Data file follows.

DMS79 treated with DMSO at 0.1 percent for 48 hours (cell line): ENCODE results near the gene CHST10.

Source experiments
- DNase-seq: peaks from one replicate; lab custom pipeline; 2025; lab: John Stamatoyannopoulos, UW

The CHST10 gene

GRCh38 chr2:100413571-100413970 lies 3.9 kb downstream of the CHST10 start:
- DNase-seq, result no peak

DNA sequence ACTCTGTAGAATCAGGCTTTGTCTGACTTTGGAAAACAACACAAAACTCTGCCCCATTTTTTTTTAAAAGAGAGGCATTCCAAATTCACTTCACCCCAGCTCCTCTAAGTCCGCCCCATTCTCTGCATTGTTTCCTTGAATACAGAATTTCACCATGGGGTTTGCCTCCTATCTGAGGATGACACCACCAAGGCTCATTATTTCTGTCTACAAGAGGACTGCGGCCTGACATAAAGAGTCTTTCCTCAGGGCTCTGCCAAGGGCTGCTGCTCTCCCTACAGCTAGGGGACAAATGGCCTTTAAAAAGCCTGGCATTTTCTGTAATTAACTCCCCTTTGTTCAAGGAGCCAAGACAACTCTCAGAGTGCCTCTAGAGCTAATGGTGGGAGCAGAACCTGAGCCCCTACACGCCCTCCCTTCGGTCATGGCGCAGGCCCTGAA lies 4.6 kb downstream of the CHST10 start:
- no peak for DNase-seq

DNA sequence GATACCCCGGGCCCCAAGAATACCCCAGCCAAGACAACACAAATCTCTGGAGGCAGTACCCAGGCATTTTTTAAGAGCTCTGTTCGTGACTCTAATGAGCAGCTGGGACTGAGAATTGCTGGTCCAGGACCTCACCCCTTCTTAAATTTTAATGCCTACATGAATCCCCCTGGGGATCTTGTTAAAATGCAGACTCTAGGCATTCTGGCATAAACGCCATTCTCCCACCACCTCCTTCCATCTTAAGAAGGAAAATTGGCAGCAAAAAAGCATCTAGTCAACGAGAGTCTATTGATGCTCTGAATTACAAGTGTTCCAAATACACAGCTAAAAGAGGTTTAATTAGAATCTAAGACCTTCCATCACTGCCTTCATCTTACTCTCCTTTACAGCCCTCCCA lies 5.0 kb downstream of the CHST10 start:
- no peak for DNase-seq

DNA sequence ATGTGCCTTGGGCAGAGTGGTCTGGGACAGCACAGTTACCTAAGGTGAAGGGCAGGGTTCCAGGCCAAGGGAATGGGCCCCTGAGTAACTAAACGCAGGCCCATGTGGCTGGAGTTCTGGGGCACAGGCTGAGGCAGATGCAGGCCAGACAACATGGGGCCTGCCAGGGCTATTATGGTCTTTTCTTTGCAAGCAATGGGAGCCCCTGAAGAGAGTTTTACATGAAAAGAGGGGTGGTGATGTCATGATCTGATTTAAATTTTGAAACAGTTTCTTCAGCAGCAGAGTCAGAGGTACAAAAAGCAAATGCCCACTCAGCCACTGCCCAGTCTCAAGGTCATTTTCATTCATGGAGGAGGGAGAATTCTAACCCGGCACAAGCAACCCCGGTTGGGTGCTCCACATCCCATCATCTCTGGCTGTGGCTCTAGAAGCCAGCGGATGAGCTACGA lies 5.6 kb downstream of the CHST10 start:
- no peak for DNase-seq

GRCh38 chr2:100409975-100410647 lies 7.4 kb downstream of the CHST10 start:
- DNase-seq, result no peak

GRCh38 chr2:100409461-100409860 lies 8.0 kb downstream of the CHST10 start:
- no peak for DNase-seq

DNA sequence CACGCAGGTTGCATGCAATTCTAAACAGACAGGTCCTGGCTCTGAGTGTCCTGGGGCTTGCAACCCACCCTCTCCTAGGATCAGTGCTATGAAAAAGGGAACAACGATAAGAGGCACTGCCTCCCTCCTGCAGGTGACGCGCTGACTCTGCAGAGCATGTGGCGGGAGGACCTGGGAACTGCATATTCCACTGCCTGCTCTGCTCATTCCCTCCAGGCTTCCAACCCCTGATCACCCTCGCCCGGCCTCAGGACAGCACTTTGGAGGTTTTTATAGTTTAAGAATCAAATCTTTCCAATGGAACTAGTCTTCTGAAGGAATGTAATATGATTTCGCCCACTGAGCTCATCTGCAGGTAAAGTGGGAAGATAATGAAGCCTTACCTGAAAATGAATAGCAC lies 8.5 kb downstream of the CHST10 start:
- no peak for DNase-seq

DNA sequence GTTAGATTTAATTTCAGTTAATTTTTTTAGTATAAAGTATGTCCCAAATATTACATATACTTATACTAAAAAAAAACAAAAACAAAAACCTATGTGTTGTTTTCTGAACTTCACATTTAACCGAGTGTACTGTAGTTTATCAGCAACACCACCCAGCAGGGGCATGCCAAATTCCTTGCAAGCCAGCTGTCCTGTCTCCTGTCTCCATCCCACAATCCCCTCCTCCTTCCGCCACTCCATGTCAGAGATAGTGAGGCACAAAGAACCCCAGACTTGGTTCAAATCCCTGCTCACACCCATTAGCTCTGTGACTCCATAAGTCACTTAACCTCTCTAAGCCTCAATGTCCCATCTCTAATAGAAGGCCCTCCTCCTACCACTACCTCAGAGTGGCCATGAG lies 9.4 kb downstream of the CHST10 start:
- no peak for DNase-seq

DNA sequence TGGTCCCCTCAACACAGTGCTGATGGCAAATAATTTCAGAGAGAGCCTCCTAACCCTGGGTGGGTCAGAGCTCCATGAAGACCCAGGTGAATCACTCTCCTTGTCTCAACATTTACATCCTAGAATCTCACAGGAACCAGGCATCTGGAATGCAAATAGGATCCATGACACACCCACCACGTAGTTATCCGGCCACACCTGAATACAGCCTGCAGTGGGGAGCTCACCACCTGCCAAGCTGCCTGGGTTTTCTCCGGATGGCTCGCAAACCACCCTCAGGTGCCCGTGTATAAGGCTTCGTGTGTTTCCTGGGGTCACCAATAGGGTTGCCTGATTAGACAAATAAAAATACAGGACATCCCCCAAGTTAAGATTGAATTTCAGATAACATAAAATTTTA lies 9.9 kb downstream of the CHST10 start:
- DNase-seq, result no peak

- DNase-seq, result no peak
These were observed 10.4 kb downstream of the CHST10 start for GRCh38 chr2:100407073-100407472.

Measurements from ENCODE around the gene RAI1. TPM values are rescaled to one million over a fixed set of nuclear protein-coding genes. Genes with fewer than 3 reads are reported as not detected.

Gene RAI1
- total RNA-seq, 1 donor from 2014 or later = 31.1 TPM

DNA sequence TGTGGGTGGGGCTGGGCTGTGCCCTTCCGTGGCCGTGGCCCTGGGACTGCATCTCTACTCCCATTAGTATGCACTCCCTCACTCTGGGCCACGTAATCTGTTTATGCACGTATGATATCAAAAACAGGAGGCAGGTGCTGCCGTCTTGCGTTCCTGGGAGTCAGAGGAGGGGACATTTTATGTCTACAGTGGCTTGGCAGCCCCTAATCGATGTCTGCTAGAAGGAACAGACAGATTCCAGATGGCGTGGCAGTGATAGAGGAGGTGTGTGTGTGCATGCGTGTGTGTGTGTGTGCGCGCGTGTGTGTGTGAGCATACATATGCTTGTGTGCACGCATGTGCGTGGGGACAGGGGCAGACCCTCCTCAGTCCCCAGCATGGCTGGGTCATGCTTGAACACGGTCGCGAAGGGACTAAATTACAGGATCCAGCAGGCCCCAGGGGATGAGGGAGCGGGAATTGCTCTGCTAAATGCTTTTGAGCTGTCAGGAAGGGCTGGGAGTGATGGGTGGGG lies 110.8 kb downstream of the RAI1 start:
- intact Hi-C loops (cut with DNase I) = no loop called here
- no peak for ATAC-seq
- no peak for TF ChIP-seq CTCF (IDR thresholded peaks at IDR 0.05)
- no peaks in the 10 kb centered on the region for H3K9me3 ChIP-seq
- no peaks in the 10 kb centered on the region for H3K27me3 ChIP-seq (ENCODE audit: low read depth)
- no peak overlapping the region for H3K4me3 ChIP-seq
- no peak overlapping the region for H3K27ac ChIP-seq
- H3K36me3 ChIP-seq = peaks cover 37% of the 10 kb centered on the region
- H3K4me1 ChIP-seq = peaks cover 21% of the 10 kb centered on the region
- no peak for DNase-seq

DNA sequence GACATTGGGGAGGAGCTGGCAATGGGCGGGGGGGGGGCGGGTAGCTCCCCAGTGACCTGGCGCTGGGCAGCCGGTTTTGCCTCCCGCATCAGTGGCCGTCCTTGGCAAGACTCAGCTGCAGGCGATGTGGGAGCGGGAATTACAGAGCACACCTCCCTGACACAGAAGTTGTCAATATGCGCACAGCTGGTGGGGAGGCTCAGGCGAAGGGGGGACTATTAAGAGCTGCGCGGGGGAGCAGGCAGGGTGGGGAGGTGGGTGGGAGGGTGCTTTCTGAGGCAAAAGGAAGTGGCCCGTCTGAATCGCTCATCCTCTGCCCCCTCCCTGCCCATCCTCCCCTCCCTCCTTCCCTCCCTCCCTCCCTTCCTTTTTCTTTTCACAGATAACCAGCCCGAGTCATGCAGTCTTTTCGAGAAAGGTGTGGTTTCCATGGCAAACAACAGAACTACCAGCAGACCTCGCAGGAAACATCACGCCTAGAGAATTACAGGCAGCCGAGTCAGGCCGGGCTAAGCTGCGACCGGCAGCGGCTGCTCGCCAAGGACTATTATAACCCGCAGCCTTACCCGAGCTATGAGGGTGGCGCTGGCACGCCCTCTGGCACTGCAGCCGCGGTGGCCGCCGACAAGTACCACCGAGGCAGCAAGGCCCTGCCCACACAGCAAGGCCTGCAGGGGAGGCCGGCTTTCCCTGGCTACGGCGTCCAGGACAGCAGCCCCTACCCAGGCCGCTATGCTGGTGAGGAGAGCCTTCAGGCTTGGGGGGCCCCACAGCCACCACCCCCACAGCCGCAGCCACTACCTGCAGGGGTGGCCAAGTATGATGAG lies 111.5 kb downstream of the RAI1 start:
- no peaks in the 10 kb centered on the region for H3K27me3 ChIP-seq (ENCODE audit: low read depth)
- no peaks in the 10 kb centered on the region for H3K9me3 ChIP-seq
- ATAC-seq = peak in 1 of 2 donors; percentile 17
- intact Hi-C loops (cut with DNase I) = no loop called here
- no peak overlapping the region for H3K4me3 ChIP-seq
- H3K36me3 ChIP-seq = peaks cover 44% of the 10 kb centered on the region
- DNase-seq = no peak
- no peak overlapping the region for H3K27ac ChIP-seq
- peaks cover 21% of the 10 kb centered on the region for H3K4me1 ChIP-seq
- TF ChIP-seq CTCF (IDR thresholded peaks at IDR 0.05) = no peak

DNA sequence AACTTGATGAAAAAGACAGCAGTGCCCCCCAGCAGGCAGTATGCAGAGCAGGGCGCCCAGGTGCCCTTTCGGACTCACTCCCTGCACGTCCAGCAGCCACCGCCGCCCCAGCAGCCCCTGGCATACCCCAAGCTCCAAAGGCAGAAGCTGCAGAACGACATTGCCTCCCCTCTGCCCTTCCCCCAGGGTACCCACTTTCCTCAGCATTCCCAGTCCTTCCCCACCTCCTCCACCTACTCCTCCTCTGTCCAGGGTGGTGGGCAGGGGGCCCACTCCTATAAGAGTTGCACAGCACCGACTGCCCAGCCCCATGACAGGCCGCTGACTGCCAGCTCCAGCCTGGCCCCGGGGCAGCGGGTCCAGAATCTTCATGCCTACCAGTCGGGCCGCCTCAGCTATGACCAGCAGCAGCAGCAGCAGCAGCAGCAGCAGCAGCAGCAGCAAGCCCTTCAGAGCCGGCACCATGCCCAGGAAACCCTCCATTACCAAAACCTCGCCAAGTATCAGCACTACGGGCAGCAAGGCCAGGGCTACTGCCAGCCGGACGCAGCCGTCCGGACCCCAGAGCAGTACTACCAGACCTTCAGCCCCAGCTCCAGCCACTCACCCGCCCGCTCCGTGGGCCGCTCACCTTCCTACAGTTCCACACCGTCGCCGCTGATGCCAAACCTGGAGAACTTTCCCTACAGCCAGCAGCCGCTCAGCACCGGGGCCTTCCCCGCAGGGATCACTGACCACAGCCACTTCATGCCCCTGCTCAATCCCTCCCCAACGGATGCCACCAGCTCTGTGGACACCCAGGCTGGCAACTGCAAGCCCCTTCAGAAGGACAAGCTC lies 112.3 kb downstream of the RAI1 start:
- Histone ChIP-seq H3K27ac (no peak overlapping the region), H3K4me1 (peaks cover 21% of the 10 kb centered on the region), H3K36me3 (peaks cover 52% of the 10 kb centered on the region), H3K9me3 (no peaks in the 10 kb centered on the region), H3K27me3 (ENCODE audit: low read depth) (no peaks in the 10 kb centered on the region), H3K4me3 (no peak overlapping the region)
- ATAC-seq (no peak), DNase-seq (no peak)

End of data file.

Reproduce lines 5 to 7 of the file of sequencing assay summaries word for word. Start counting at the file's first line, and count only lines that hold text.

GRCh38 chr2:100413571-100413970 lies 3.9 kb downstream of the CHST10 start:
- DNase-seq, result no peak

DNA sequence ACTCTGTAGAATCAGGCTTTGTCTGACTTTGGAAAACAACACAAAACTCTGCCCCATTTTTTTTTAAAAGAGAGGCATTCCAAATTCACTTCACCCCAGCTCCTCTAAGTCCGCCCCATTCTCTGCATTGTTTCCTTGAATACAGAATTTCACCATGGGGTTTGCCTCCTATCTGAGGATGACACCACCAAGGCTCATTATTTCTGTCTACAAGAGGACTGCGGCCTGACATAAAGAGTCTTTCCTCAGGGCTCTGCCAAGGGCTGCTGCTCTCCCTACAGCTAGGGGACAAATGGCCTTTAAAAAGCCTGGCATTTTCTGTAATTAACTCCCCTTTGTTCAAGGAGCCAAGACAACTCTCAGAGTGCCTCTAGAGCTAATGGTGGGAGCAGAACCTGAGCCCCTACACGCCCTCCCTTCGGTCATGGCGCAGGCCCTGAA lies 4.6 kb downstream of the CHST10 start: